An Australian wallet maker could be next in the firing line for Sheffield Wednesday after its logo was revealed to bear a striking similarity to the Owls' famous badge.
Yesterday, it was revealed how British singer and music star Example had jokingly accused Canadian rap star Drake of "teefin'" the Hillsborough side's badge for his OVO clothing range.
Now it has been pointed out that an owl logo for Australian wallet manufacturer Bellroy also bears an uncannily resemblance to the SWFC crest.
Eagle eyed Richard Barratt said: "When I first saw it I was amazed as it's almost identical.
"Always wondered if there could be copyright issues. Bellroy are a newish company so Wednesday's 'owl' was definitely first.
"I first noticed it a while ago."
Bellroy was founded in 2010 in Melbourne by designers Hadrien Monloup and Andrew Fallshaw.
The name "Bellroy" derives from the towns of Bells Beach and Fitzroy, where the company was started.
Earlier this week,the Changed The Way You Kiss Me and Kickstarts musician took to Twitter to poke fun at Drake's OVO clothing brand - and its logo's similarity to the Owls' crest.
He wrote: "When are Sheffield Wednesday taking Drake's OVO to court for teefin' (thieving) their logo?," accompanied by a string of "crying with laughter" emojis.
The tweet, which has been retweeted more than 700 times and liked by more than 1,300 people, comes just a few days before Canadian star Drake, best known for One Dance, which spent 15 weeks at number one, plays a sell-out show at Sheffield Arena.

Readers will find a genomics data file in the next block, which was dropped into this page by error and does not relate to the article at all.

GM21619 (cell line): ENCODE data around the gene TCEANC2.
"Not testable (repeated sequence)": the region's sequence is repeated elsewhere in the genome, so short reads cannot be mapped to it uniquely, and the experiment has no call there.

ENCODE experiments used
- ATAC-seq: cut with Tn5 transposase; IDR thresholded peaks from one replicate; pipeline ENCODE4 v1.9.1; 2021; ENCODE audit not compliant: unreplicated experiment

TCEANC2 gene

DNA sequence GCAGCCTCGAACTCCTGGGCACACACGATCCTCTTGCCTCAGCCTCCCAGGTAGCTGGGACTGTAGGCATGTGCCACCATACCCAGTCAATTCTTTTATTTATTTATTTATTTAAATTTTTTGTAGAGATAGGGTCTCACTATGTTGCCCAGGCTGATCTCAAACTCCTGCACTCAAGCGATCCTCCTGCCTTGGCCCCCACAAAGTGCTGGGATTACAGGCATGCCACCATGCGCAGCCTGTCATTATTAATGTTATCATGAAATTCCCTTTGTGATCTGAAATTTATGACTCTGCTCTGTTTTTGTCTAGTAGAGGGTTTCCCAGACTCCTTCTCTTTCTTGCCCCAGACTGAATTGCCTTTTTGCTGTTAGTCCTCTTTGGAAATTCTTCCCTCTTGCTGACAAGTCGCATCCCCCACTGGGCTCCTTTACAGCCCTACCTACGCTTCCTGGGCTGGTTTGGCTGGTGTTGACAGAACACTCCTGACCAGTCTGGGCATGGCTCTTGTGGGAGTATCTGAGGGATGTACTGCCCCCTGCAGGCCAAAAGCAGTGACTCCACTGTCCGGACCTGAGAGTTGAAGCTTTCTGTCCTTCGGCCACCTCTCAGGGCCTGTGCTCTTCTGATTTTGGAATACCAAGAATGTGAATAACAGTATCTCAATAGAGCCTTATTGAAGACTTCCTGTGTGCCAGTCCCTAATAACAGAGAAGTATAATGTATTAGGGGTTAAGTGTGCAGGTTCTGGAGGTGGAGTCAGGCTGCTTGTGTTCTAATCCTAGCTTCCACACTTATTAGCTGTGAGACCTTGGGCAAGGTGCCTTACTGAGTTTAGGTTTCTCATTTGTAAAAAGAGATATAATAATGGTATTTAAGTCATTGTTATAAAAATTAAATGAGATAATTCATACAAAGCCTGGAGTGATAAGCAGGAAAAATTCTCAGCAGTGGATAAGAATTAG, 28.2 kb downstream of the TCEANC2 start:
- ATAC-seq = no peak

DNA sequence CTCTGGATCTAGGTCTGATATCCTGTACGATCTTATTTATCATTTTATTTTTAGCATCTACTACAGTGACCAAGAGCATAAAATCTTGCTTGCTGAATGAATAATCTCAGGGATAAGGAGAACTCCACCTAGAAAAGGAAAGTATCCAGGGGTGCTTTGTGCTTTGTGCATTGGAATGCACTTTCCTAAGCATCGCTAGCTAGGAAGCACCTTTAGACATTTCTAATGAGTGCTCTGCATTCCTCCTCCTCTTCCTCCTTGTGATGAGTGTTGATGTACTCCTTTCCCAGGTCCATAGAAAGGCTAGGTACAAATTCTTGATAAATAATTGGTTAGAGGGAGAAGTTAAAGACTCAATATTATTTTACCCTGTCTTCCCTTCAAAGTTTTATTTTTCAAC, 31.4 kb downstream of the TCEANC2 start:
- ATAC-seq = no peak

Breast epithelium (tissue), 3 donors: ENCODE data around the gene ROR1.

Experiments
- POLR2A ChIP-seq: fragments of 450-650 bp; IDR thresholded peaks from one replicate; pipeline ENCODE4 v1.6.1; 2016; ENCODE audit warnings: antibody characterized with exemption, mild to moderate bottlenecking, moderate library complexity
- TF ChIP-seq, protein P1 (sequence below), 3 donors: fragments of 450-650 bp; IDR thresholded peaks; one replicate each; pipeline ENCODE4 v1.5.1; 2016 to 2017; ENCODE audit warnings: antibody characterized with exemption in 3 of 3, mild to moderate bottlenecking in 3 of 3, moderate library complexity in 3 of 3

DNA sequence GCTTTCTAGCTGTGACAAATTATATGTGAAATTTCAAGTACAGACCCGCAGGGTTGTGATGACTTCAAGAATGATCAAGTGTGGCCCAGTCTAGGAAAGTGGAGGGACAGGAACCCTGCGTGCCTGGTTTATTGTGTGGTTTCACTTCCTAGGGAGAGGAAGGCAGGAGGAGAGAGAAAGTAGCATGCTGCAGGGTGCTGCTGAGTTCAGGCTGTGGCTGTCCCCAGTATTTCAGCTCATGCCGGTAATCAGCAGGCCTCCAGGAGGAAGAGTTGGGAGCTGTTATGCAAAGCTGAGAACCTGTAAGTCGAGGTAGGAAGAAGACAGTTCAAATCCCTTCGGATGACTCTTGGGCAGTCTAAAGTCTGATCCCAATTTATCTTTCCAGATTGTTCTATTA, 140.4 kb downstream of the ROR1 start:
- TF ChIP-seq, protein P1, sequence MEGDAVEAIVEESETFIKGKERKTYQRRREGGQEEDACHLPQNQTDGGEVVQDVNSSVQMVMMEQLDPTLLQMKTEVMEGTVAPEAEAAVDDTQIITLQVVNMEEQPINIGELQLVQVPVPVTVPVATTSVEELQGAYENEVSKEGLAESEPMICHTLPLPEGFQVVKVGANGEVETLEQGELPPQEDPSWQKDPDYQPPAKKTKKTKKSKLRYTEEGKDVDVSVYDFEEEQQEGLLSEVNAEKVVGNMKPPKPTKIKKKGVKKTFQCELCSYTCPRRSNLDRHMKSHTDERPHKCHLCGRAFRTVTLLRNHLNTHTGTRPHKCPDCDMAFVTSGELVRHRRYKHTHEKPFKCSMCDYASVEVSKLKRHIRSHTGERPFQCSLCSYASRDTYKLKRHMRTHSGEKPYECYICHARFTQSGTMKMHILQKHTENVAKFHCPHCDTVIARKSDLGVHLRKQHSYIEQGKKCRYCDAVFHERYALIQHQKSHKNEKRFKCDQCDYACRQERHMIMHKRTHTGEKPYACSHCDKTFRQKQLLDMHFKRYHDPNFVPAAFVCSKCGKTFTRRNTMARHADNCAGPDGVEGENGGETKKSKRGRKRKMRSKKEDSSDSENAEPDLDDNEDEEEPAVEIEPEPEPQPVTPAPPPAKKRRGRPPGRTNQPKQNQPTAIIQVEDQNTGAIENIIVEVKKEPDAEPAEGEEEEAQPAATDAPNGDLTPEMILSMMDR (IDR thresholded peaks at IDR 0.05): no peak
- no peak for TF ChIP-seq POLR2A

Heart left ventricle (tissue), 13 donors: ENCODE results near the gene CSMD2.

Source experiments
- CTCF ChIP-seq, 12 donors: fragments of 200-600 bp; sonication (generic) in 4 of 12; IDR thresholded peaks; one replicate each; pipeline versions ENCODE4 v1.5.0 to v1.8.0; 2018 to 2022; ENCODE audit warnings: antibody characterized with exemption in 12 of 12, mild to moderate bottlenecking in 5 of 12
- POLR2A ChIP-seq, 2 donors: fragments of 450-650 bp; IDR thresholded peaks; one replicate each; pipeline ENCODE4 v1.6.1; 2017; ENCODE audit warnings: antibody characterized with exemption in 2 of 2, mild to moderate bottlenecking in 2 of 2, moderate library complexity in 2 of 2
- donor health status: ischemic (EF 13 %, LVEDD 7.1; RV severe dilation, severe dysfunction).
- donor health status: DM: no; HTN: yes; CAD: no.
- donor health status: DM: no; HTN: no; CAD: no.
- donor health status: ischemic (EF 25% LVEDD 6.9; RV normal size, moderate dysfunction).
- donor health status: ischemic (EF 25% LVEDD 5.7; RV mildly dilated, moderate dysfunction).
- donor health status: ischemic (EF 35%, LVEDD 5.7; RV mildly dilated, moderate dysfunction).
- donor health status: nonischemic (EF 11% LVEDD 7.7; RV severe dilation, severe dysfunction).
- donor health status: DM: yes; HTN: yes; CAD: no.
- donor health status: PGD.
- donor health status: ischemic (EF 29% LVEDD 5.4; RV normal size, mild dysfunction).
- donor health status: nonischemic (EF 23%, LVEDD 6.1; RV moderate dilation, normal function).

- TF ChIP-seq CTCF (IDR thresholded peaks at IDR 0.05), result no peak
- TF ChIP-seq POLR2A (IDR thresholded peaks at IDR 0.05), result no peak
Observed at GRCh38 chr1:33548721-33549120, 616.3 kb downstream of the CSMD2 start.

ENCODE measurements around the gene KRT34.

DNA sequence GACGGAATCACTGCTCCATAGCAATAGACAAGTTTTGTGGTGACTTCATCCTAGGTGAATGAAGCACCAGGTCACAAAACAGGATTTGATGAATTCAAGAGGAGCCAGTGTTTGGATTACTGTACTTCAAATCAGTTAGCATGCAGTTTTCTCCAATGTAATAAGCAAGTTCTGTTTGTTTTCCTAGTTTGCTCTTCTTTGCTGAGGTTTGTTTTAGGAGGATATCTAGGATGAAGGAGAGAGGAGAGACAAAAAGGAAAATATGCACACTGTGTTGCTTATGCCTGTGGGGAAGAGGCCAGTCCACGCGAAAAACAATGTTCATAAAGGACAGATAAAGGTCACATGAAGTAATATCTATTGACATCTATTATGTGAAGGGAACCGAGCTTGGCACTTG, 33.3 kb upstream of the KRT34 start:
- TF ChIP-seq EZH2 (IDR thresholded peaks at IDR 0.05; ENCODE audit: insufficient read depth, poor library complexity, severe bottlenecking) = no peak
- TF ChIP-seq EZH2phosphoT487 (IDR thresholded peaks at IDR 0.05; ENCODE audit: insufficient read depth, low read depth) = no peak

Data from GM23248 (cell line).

The star's OVO - October's Very Own - clothing range features a gold owl logo - and other Twitter users have also picked up on the similarity.
@Johnboy270783 tweeted: "@example he's a massive Wednesday fan, or so legend has it."
While user @Kenan_Dewar wrote: "@example i'm glad somebody else has noticed this."
Wednesday have been linked with the Owl since 1912.
The original club crest was introduced in 1956 and consisted of a shield showing a traditionally drawn owl perched on a branch.
The crest was changed in 1970 to a minimalist version designed by a local art student, and this logo was used by the club, with variations, until 1995, when it was replaced by a similar design to the original crest.
In 1999, the minimalist version was brought back but in 2016, Dejphon Chansiri again changed the club crest, opting for a similar design to the 1956 badge.